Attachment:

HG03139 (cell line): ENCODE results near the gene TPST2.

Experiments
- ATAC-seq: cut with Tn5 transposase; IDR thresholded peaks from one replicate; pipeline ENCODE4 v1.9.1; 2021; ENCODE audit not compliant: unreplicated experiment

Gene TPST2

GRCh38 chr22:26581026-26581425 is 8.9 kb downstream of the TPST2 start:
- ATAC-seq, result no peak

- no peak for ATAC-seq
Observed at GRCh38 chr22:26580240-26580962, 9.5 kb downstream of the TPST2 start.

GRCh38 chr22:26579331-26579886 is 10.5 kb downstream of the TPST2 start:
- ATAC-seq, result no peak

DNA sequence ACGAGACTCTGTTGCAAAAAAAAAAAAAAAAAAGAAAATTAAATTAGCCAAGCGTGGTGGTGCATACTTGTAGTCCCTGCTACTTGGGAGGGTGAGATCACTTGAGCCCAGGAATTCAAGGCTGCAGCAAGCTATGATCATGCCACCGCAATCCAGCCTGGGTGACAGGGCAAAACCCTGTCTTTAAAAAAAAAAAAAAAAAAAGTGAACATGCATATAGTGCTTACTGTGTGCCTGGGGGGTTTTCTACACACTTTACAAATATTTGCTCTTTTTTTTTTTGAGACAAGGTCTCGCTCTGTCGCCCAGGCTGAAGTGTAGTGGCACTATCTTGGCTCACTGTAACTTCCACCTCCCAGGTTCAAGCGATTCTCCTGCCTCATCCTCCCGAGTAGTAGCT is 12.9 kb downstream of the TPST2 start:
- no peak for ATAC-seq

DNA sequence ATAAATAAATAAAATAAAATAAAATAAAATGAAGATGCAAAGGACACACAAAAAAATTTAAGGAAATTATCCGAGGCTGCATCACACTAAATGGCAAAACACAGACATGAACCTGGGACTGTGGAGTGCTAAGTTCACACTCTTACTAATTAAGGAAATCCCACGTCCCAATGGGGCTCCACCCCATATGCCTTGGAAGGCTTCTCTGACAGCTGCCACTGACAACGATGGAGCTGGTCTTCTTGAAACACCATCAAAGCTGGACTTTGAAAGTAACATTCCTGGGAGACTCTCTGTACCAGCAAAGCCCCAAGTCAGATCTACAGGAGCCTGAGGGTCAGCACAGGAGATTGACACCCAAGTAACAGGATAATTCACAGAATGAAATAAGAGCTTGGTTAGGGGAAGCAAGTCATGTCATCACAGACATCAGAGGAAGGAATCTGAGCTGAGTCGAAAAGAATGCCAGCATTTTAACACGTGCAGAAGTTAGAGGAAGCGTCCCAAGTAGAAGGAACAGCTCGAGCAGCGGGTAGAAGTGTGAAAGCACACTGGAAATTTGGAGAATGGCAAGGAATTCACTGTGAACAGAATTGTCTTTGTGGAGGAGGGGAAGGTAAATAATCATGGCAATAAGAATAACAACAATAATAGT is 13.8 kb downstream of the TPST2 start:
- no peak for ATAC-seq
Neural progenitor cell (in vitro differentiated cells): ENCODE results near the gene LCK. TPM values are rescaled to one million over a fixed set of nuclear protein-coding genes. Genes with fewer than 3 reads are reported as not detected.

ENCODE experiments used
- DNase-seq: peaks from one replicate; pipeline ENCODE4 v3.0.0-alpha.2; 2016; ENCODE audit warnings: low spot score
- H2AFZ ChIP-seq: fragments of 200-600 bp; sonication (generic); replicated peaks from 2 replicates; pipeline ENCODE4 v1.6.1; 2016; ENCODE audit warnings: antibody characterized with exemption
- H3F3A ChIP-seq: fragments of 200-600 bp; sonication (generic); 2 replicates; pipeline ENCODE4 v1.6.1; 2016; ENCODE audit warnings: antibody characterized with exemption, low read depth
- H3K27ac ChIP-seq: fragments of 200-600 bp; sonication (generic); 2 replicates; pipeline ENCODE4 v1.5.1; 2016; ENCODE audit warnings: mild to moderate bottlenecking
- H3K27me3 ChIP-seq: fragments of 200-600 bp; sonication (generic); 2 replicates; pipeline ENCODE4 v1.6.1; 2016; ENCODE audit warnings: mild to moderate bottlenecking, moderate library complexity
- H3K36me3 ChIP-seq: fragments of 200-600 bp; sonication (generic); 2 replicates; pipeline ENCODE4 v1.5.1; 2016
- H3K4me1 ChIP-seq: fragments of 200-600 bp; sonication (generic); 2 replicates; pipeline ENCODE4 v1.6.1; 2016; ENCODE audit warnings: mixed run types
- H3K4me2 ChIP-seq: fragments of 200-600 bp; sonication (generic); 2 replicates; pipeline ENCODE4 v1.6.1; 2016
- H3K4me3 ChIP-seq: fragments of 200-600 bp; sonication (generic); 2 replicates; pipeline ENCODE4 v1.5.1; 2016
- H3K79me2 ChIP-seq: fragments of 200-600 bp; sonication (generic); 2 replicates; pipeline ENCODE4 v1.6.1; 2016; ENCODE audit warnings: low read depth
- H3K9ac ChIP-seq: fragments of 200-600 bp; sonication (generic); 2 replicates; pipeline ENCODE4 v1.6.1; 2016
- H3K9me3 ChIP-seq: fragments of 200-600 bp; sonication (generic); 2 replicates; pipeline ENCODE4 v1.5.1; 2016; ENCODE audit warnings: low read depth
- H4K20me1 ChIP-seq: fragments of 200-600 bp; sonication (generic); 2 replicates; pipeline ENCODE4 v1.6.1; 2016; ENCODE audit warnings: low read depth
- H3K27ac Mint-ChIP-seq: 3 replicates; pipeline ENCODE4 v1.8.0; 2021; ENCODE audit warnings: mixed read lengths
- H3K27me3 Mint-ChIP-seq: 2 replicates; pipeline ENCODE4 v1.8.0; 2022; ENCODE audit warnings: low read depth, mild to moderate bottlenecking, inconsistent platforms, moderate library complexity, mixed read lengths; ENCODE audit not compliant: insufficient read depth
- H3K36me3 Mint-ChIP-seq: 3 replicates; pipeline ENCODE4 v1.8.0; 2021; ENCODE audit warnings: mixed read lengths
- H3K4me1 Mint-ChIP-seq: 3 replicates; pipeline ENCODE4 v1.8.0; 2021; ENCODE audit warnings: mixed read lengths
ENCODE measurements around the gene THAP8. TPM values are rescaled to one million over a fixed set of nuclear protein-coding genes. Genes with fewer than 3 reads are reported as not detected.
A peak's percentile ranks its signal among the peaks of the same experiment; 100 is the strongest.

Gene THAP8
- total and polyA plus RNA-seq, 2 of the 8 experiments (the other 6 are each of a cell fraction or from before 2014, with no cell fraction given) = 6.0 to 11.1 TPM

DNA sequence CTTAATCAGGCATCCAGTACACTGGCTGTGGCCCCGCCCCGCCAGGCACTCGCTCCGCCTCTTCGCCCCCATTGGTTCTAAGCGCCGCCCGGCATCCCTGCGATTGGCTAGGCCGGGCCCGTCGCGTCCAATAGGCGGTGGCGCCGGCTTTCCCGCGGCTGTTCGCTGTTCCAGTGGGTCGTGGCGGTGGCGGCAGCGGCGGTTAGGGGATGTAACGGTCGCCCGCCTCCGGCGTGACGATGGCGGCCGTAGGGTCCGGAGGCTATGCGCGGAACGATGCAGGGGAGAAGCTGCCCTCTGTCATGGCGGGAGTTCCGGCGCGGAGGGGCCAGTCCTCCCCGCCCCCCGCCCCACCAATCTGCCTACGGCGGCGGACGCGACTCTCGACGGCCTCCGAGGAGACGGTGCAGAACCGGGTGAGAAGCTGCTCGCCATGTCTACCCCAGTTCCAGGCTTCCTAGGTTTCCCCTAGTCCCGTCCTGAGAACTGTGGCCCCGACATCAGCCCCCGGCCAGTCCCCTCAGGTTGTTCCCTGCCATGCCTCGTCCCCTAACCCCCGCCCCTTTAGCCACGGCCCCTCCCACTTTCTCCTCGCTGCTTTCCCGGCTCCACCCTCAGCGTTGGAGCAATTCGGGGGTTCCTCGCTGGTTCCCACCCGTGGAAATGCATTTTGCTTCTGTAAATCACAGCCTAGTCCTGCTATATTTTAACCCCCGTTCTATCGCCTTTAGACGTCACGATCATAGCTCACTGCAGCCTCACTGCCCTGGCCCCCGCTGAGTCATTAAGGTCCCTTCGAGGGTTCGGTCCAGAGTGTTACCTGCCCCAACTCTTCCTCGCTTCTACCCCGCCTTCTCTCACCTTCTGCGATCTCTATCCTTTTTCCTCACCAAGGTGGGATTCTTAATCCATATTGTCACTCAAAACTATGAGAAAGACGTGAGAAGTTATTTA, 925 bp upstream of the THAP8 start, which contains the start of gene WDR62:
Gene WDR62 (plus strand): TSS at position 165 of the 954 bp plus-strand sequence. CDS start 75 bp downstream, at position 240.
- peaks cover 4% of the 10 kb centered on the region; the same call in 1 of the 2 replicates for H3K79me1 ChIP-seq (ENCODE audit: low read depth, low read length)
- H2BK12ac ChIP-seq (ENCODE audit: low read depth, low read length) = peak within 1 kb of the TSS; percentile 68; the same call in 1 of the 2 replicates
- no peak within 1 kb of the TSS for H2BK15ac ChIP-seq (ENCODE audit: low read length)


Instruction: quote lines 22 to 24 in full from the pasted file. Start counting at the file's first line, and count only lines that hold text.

- H3K36me3 ChIP-seq: fragments of 200-600 bp; sonication (generic); 2 replicates; pipeline ENCODE4 v1.5.1; 2016
- H3K4me1 ChIP-seq: fragments of 200-600 bp; sonication (generic); 2 replicates; pipeline ENCODE4 v1.6.1; 2016; ENCODE audit warnings: mixed run types
- H3K4me2 ChIP-seq: fragments of 200-600 bp; sonication (generic); 2 replicates; pipeline ENCODE4 v1.6.1; 2016